Léon Mugesera’s final deportation ruling today

A Canadian court will today give its final ruling on whether Genocide fugitive Leon Mugesera should be deported to Rwanda or not.
EMBATTLED: Leon Mugesera.
EMBATTLED: Leon Mugesera.

A Canadian court will today give its final ruling on whether Genocide fugitive Leon Mugesera should be deported to Rwanda or not.

The latest twist in the ongoing legal battle of the fugitive’s deportation to Rwanda played out in the Quebec Superior Court courtroom, on Friday, as his lawyers fought hard to buy him more time in Canada.

Earlier, Canada was poised to deport the 59-year former linguist lecturer but the Office of the United Nations High Commissioner for Human Rights Committee against Torture (OHCHR-CAT), made a surprise intervention, requesting for a delay of the deportation order until it has investigated his claims that he would be tortured upon deportation.

During the hearing, a federal government lawyer, Lisa Meziade argued that the Canadian government spent over six years evaluating the risk of the possible torture of Mugesera, when deported, and found none.

She highlighted that the federal government is not bound by UN treaties, even if the country ratified them, if they are not incorporated into domestic laws.

If it succeeds, the OHCHR-CAT process could take some months but if it fails, the Quebec Superior Court of Canada is likely to order that Mugesera is put on a plane to Rwanda within hours of the decision.

If that happens, Mugesera will have landed in Kigali before Thursday, observers say.

When Mugesera went to court, on Friday, Janvier Forongo, the Executive Secretary of the survivors’ umbrella group, IBUKA, told The New Times that if they deport him, it will be a sign of the independence of the Canadian justice system.

“If they delay but later send him over, it will also be alright because easing people’s concerns here is essential. But it would be utter disrespect and disparaging to us if they rescind the decision to bring him home.”

Forongo said that Rwanda has made major strides in the justice sector, including removal of the death sentence, judicial reforms, commitment to international human rights regulations, as well as being a signatory to the UN convention that specifically prohibits inhumane conduct.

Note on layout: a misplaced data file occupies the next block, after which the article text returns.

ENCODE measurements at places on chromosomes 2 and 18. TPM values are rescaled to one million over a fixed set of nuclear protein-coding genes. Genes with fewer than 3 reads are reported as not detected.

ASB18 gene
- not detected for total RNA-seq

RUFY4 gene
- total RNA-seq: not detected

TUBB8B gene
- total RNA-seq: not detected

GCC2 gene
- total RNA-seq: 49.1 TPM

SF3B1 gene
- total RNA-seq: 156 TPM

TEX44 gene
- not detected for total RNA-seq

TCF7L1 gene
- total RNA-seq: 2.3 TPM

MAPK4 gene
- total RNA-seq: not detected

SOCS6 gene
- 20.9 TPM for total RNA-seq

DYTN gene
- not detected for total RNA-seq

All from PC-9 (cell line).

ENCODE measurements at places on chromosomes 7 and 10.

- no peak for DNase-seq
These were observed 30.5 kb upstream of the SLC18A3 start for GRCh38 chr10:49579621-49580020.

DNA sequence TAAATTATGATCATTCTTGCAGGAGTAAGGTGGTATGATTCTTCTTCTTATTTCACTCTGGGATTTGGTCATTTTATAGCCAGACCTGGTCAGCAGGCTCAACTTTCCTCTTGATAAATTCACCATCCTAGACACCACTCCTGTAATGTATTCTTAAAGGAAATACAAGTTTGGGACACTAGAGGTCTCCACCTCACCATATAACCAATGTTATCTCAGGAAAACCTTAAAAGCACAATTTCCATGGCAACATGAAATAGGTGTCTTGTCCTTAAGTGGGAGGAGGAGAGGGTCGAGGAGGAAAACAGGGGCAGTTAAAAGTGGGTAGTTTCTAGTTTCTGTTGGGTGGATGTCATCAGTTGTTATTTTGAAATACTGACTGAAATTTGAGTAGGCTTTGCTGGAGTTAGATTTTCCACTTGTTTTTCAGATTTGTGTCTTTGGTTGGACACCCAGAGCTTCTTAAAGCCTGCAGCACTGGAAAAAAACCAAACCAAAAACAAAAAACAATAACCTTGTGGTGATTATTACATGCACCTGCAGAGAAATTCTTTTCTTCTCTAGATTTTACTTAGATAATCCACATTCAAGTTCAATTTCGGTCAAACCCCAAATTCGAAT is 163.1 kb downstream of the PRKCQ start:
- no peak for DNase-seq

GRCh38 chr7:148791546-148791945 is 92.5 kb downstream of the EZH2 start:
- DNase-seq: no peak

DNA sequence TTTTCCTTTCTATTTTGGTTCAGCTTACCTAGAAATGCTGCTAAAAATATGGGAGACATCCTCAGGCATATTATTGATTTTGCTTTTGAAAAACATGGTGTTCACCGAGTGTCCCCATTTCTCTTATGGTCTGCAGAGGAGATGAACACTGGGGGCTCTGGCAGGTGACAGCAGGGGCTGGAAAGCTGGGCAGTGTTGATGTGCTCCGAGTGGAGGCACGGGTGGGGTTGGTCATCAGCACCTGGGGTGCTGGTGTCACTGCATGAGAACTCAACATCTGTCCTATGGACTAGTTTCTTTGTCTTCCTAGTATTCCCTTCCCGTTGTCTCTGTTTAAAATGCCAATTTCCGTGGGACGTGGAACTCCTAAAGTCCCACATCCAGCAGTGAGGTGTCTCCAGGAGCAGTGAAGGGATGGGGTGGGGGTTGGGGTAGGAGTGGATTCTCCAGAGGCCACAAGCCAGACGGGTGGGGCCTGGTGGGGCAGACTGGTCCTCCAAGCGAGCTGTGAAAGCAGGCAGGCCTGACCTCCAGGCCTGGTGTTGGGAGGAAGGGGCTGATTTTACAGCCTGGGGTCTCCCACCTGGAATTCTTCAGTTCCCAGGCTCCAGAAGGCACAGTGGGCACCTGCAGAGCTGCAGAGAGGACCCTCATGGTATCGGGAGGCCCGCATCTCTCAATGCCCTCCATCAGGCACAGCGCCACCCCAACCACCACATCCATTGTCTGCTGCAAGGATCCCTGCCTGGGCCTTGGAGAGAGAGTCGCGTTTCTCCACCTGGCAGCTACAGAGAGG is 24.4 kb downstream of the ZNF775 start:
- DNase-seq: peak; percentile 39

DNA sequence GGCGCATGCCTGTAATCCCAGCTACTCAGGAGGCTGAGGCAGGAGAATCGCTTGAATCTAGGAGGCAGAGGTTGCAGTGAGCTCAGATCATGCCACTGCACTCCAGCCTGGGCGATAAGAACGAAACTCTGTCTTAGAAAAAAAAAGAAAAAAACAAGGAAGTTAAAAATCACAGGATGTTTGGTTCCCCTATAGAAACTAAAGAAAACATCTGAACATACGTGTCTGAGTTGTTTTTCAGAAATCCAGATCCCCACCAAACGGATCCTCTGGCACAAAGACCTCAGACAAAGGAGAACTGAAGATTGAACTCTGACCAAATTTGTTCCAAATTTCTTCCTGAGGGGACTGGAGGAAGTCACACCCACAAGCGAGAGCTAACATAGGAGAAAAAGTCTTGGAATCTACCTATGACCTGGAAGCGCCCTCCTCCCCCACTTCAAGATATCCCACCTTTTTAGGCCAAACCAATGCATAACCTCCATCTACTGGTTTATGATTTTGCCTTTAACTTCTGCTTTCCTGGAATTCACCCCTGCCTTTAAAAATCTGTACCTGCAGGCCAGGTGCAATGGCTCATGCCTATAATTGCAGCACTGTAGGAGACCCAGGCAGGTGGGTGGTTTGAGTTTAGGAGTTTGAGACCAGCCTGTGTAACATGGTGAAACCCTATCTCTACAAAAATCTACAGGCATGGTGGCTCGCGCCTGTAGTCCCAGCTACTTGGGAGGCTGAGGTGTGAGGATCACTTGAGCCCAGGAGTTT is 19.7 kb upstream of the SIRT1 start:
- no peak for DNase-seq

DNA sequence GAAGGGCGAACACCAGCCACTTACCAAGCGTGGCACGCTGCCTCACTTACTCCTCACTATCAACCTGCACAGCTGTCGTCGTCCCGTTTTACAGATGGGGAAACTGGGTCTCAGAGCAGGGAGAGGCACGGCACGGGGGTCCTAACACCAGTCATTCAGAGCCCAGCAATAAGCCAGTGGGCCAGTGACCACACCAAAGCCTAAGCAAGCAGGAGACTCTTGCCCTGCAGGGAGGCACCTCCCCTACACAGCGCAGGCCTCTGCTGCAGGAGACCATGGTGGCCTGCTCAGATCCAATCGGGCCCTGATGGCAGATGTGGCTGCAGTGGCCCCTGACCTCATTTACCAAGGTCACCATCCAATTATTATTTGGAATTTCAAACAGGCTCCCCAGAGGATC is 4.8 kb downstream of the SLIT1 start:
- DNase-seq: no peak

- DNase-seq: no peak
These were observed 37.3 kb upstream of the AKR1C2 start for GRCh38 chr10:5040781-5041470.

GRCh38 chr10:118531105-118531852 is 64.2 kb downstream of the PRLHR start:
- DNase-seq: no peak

Forongo said: “They do not have any excuse of refusing to deport him because Rwanda meets all required conditions. Leon Mugesera must be deported to answer for his crimes.”

In a 1992 speech, Mugesera called the Tutsi “cockroaches” and “scum,” as he encouraged the Hutu to kill their neighbours.

Last week, last minute appeals by his lawyers to two Canadian courts and the OHCHR-CAT earned him a reprieve until January 20.

But after the reprieve, Canadian authorities deemed him a flight risk, after he fell mysteriously ill and they subsequently arrested and held him in an immigration detention centre.

During his heydays, Mugesera was a vice chairman of the party [MRND] that plunged Rwanda into the Genocide that claimed at least a million lives.

In his insidious speech on November 22, 1992, he allegedly told 1,000 party members that “we the people are obliged to take responsibility ourselves and wipe out this scum [the Tutsi]” and that they should kill the Tutsi and “dump their bodies into the rivers of Rwanda.”

Jean Thierry Karemera, a lawmaker, said on Sunday, that Canadian courts have no reason to doubt the Rwandan judicial system.

Karemera said he was expectantly waiting to see what judgment will be passed in Canada since it’s among countries that consider themselves as advanced in defending human rights, worldwide, and should thus make the right decision on the Mugesera issue – deport him to Rwanda where he committed the alleged crime.

“They should have no reason not to deport him. I am waiting to see the decision they take, and what answers it will provide.”

“Everything Mugesera said is well recorded, and known. When he is deported, it will be very welcome as his trial will help answer many unanswered questions,” Karemera said, recalling that several European countries as well as the Europe Court of Human Rights have ruled in favour of extraditing genocide suspects to Rwanda.

Mugesera fled to Canada to avoid prosecution, and has ever since waged a 15-year legal battle to avoid deportation.

The UN-backed International Criminal Tribunal for Rwanda (ICTR), last week, handed over the file of former pastor Jean Uwinkindi, who is expected to arrive in Rwanda – from the tribunal’s Detention Facility in Arusha, Tanzania – anytime soon. The suspect lost his appeal against the transfer late last year.

The United States has so far deported three Genocide suspects to Rwanda, two of them last year.

james.karuhanga@newtimes.co.rw

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